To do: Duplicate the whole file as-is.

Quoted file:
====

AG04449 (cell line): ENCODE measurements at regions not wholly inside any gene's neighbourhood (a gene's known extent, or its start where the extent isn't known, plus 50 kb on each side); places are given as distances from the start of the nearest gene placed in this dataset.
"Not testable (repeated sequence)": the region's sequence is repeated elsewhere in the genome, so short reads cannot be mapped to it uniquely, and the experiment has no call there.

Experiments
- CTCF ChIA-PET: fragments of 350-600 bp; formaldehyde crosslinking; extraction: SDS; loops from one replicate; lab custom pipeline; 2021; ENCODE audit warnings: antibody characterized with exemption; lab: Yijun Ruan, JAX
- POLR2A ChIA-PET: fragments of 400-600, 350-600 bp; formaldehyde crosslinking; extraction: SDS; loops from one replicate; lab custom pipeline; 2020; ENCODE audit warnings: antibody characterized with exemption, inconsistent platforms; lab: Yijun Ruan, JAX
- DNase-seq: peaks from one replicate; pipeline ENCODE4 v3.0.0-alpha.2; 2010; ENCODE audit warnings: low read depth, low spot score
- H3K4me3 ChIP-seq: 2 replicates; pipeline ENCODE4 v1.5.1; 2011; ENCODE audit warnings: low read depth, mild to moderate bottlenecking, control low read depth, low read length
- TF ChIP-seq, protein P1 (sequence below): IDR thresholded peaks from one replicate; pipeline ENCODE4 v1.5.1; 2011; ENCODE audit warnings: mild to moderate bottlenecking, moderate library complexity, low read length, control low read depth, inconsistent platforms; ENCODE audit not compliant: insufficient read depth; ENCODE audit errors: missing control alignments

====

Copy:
AG04449 (cell line): ENCODE measurements at regions not wholly inside any gene's neighbourhood (a gene's known extent, or its start where the extent isn't known, plus 50 kb on each side); places are given as distances from the start of the nearest gene placed in this dataset.
"Not testable (repeated sequence)": the region's sequence is repeated elsewhere in the genome, so short reads cannot be mapped to it uniquely, and the experiment has no call there.

Experiments
- CTCF ChIA-PET: fragments of 350-600 bp; formaldehyde crosslinking; extraction: SDS; loops from one replicate; lab custom pipeline; 2021; ENCODE audit warnings: antibody characterized with exemption; lab: Yijun Ruan, JAX
- POLR2A ChIA-PET: fragments of 400-600, 350-600 bp; formaldehyde crosslinking; extraction: SDS; loops from one replicate; lab custom pipeline; 2020; ENCODE audit warnings: antibody characterized with exemption, inconsistent platforms; lab: Yijun Ruan, JAX
- DNase-seq: peaks from one replicate; pipeline ENCODE4 v3.0.0-alpha.2; 2010; ENCODE audit warnings: low read depth, low spot score
- H3K4me3 ChIP-seq: 2 replicates; pipeline ENCODE4 v1.5.1; 2011; ENCODE audit warnings: low read depth, mild to moderate bottlenecking, control low read depth, low read length
- TF ChIP-seq, protein P1 (sequence below): IDR thresholded peaks from one replicate; pipeline ENCODE4 v1.5.1; 2011; ENCODE audit warnings: mild to moderate bottlenecking, moderate library complexity, low read length, control low read depth, inconsistent platforms; ENCODE audit not compliant: insufficient read depth; ENCODE audit errors: missing control alignments